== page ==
De-soldering an electrical component is sometimes necessary when repairing a computer or correcting a previous bad solder job.
Although additional tools are available and useful techniques are readily shared, it seems many solderers find de-soldering more demanding than soldering. Evidence can be found on youtube, where de-soldering videos garner 30,000 to over 100,000 views each.
|Sentry Air’s Stainless Steel Solder Sentry on a workbench.|
Added ingredients: conformal coating and de-greasers
At Sentry Air, where we think it’s a good day when workers breathe clean air, we’d like to call attention to this: you’re not de-soldering the same board you originally soldered.
|The Stainless Steel Solder Sentry SS-100-SS-ST offers up to 80 CFM air volume.|
It may look the same; however, final manufacturing processes, such as de-greasing with solvents and the application of conformal coating to protect circuitry from contaminants, may change the composition of the PCB surface.
These products – which may be fluorinated and include solvents and polyurethanes — were not on the component when it was originally soldered.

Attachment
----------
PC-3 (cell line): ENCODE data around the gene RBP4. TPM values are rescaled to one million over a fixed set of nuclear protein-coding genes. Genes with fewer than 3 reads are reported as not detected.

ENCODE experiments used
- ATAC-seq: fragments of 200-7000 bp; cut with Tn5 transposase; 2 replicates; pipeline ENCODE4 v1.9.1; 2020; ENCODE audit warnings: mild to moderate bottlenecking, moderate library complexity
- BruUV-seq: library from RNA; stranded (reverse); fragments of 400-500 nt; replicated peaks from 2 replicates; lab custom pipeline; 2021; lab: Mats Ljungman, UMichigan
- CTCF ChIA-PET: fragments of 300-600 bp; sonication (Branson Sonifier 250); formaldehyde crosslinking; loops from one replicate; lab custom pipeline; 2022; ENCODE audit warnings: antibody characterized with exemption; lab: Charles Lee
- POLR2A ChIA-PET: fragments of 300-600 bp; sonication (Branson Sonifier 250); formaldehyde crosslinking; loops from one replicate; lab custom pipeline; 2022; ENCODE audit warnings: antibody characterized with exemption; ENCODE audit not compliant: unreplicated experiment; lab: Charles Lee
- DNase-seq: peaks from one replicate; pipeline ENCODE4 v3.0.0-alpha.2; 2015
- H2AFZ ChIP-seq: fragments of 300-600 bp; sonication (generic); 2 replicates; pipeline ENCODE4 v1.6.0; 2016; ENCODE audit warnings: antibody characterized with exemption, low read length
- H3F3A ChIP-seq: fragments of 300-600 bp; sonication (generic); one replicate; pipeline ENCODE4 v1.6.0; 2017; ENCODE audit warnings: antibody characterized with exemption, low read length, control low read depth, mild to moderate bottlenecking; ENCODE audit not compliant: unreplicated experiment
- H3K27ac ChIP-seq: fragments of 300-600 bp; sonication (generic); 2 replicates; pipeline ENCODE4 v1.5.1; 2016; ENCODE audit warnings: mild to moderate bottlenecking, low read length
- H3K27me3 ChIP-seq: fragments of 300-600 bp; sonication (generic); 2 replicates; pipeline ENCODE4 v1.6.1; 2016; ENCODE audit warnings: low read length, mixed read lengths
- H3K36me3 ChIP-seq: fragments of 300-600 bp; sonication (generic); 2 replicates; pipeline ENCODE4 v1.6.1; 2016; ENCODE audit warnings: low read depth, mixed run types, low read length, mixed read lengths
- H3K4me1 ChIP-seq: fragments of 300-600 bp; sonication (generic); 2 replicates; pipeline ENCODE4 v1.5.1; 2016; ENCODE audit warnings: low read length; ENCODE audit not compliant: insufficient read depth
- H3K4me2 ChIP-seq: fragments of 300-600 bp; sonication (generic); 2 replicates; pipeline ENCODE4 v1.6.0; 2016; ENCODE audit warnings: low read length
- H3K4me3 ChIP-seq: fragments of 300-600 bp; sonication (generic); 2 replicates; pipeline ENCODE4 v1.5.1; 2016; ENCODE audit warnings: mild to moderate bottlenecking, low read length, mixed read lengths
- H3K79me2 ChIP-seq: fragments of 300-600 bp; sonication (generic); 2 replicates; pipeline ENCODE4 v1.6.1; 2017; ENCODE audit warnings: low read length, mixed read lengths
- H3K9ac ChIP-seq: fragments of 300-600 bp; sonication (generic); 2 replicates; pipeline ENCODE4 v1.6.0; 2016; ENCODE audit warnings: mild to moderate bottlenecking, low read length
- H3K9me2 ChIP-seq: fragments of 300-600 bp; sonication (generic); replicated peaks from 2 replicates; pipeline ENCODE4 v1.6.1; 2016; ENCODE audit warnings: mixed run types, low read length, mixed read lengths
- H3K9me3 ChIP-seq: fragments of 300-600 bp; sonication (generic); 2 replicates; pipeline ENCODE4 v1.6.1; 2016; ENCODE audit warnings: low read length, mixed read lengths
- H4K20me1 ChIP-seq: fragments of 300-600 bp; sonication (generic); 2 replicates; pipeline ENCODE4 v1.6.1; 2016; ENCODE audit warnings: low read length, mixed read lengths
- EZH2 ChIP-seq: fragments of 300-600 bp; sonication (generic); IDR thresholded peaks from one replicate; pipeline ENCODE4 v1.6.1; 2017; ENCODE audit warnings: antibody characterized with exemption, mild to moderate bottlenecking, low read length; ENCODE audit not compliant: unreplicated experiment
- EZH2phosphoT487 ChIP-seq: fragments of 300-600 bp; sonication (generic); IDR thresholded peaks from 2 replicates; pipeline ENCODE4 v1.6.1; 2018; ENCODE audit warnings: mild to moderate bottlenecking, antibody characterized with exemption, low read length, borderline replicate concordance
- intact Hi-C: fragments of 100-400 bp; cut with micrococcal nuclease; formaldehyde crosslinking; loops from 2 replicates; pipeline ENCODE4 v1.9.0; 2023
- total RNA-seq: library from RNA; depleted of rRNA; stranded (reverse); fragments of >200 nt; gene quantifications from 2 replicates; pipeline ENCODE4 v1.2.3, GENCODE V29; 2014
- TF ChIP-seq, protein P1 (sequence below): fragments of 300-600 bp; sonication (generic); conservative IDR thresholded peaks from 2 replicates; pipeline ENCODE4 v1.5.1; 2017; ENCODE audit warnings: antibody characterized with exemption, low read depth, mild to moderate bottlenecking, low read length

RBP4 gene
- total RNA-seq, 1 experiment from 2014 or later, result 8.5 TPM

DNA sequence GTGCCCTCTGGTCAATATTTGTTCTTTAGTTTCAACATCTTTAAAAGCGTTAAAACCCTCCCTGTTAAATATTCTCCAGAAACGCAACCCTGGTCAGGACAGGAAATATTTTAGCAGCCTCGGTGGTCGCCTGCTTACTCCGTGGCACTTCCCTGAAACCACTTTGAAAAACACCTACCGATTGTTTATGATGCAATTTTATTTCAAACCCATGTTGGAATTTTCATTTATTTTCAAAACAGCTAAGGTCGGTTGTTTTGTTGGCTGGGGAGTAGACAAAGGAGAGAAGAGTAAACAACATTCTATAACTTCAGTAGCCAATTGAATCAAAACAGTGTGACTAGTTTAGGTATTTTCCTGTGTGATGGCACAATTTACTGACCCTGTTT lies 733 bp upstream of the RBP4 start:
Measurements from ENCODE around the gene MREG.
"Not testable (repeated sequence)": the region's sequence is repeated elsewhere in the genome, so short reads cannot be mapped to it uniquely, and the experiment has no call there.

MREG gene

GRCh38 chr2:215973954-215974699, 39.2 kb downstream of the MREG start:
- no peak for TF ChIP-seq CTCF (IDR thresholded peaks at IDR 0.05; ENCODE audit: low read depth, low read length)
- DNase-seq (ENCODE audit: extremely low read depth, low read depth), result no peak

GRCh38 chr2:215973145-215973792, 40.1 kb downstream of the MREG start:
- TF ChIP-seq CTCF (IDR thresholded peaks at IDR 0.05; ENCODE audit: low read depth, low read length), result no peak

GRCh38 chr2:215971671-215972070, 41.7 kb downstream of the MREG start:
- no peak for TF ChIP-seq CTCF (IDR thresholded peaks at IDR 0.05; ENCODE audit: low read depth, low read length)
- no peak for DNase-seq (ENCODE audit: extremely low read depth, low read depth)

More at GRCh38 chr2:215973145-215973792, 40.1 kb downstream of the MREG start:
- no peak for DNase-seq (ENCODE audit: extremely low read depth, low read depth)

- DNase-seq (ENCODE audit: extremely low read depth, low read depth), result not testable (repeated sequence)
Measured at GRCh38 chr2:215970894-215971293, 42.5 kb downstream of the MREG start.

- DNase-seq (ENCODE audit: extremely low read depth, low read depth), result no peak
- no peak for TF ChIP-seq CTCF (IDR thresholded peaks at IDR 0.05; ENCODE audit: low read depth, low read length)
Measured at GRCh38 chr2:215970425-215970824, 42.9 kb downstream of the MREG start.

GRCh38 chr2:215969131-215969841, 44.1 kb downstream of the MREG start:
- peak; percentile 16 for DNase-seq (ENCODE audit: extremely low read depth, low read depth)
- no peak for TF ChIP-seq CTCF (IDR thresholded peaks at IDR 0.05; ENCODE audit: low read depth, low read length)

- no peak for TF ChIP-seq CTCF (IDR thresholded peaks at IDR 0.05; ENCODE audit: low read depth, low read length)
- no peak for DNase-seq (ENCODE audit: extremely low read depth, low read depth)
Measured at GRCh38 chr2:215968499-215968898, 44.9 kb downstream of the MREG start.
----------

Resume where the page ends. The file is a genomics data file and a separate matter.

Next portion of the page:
De-soldering will heat those products and hot air rises. If you are leaning over that component, concentrating on de-soldering, fumes may move into your breathing zone.
We’ve blogged about conformal coating processes in the past to discuss their typical ingredients and associated respiratory hazards.
Don’t let down your guard: protect your breathing zone
We offer several styles of fume extractors that capture solder fumes at the source. They are compact, quiet, energy-efficient and easily moved throughout your workspace. Here are a few:
|Left to right: Table Sentry SS-200-TS, Custom Stainless Steel Exhaust Hood, Winged Sentry SS-200-WS.|
|Mounted Sentry Single SS-200-MSS and Sky Sentry SS-200-SKY|
As you can see, configurations include benchtop, wall-mounted, hooded enclosures, portable, and floor models. Filtration media include HEPA and/or Activated Carbon and are selected per customer depending on the materials involved in the process. All models shown provide air volume of up to 100 CFM (cubic feet per minute). Additional configurations are also available.
ESD-safe unitsare available for those concerned with electrostatic discharge while working with sensitive electronic equipment.
For a guide on selecting the best solder fume extractor for your application, see Choosing the Appropriate Solder Fume Extractor.
For information on solder fume capture options, give us a call at 1.800.799.4609, email us at firstname.lastname@example.org, or fill out this online form to have a Sentry Air Systems Applications Specialist contact you to discuss your process.